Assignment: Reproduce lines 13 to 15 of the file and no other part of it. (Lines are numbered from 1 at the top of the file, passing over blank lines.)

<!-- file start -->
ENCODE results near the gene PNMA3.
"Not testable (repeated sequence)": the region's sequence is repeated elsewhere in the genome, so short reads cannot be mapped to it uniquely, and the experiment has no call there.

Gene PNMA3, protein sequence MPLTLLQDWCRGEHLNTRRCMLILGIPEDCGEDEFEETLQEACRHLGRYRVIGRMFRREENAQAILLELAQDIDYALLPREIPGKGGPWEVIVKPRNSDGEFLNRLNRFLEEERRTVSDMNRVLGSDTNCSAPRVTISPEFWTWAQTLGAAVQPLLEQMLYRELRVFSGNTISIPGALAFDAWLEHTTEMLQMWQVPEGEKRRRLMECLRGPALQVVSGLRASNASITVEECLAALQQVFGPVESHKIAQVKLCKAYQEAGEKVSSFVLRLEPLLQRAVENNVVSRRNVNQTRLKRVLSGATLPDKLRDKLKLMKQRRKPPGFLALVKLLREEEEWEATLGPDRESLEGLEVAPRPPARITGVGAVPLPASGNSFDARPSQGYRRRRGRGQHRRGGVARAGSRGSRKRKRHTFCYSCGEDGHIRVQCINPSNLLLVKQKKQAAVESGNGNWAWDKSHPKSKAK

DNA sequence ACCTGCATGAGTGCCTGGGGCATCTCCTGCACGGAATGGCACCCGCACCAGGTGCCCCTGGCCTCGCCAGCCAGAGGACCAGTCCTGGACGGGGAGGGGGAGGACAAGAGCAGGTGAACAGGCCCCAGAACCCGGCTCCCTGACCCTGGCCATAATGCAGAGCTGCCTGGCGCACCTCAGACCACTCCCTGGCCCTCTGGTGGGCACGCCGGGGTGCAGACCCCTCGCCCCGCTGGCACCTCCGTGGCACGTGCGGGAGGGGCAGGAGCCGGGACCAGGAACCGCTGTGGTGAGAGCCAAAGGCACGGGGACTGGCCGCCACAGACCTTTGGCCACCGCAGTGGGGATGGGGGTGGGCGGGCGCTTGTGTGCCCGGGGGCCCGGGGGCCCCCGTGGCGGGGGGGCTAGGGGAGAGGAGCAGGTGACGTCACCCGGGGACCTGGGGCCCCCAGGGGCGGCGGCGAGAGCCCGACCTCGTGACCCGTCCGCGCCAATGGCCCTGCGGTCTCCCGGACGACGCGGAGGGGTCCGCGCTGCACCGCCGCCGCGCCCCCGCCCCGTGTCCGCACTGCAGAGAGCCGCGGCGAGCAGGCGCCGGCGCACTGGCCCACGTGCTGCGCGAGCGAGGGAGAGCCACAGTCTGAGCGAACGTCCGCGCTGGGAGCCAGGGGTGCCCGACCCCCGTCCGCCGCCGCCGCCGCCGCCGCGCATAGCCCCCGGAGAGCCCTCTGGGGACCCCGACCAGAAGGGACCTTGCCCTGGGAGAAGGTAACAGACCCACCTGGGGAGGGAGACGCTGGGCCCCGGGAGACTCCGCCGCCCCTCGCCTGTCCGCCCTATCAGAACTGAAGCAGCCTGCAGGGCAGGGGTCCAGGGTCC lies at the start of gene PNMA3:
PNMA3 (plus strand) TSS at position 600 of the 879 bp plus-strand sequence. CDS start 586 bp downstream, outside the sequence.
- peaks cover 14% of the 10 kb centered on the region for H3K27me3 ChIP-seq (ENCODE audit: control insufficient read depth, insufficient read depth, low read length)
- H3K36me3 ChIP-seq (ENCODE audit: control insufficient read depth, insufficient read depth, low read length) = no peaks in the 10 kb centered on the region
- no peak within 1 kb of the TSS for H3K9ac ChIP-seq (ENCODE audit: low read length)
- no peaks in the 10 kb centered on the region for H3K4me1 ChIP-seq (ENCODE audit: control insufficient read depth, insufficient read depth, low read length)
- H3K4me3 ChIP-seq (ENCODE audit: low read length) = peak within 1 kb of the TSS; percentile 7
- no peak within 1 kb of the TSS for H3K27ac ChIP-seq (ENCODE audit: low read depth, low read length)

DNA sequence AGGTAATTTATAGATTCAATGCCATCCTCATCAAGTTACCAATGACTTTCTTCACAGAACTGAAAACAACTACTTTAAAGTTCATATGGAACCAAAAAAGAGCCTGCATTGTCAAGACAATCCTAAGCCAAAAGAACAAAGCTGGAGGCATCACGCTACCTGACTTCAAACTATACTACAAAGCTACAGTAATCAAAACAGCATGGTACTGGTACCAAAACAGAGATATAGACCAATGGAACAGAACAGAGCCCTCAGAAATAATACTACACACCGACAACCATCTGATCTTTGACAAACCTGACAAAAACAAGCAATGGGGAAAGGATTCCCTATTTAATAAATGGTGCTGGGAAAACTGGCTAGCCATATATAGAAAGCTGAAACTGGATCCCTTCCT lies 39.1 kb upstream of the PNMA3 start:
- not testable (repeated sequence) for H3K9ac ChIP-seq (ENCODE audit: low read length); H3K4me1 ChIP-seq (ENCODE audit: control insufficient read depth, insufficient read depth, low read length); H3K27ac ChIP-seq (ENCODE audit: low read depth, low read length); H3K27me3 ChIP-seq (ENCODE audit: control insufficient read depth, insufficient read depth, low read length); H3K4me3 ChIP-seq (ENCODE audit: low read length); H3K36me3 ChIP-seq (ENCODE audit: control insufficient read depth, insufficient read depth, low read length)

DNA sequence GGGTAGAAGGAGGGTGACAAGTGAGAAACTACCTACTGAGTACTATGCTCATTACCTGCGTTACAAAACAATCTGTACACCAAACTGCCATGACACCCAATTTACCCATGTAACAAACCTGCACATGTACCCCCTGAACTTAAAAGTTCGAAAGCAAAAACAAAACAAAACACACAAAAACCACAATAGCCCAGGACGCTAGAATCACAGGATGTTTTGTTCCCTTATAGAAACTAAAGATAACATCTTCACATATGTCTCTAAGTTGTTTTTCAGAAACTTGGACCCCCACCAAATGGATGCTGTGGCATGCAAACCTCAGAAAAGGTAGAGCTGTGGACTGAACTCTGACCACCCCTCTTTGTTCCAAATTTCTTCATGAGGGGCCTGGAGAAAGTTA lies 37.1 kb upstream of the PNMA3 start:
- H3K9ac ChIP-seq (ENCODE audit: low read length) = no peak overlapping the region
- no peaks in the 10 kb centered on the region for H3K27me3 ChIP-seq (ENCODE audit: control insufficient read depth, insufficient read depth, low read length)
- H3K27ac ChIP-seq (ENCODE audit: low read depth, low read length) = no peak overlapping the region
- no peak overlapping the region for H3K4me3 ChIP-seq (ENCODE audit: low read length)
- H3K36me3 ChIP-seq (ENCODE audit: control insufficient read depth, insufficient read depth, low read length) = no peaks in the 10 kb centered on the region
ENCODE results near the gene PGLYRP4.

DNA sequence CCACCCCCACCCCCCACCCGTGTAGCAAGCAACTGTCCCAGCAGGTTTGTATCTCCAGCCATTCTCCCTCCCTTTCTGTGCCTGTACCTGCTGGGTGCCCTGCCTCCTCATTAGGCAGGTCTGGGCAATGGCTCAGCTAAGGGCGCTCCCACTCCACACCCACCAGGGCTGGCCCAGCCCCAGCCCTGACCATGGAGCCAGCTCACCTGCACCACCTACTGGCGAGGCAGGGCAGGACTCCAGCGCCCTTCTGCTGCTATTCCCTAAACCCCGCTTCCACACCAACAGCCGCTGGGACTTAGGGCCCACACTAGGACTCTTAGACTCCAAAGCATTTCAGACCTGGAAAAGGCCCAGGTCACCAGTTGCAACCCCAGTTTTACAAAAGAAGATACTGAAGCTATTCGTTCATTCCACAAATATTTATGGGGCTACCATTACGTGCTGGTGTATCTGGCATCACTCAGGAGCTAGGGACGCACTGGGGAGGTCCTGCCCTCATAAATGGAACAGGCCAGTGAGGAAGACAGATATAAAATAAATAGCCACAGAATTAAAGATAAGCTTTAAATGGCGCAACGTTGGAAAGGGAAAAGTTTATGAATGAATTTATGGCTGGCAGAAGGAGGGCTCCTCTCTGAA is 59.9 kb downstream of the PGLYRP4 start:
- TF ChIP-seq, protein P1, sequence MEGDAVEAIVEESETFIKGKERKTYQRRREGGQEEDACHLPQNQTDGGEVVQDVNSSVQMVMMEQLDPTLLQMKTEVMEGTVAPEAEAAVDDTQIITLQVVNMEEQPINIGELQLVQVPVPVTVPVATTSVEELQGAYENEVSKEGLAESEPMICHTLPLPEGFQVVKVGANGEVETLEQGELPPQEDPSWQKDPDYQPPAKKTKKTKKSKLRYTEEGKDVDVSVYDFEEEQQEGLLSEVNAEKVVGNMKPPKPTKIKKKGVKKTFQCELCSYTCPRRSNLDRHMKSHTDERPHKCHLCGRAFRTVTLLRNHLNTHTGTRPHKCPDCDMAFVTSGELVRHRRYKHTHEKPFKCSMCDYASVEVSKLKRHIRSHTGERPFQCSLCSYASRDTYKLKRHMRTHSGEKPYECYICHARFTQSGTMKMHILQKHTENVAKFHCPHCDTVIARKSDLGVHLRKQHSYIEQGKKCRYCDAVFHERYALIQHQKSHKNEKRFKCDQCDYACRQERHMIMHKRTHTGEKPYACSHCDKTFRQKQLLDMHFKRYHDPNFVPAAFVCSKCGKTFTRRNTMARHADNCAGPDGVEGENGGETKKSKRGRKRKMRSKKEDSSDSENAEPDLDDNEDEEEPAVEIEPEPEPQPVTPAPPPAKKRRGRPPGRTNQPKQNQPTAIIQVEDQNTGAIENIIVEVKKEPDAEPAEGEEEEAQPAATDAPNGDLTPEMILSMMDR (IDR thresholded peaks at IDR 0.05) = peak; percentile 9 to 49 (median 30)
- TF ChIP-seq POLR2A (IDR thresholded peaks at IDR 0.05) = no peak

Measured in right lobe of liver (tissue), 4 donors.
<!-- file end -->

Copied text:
- not testable (repeated sequence) for H3K9ac ChIP-seq (ENCODE audit: low read length); H3K4me1 ChIP-seq (ENCODE audit: control insufficient read depth, insufficient read depth, low read length); H3K27ac ChIP-seq (ENCODE audit: low read depth, low read length); H3K27me3 ChIP-seq (ENCODE audit: control insufficient read depth, insufficient read depth, low read length); H3K4me3 ChIP-seq (ENCODE audit: low read length); H3K36me3 ChIP-seq (ENCODE audit: control insufficient read depth, insufficient read depth, low read length)

DNA sequence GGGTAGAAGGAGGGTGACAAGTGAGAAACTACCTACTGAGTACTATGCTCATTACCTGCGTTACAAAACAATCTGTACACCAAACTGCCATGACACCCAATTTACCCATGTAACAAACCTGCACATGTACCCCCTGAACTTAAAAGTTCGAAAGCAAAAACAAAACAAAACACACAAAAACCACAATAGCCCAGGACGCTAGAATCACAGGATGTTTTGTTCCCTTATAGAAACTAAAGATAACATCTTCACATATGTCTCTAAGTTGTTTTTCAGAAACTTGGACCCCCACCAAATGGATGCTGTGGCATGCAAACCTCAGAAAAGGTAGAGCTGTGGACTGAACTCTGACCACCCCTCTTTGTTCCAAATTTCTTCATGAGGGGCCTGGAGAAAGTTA lies 37.1 kb upstream of the PNMA3 start:
- H3K9ac ChIP-seq (ENCODE audit: low read length) = no peak overlapping the region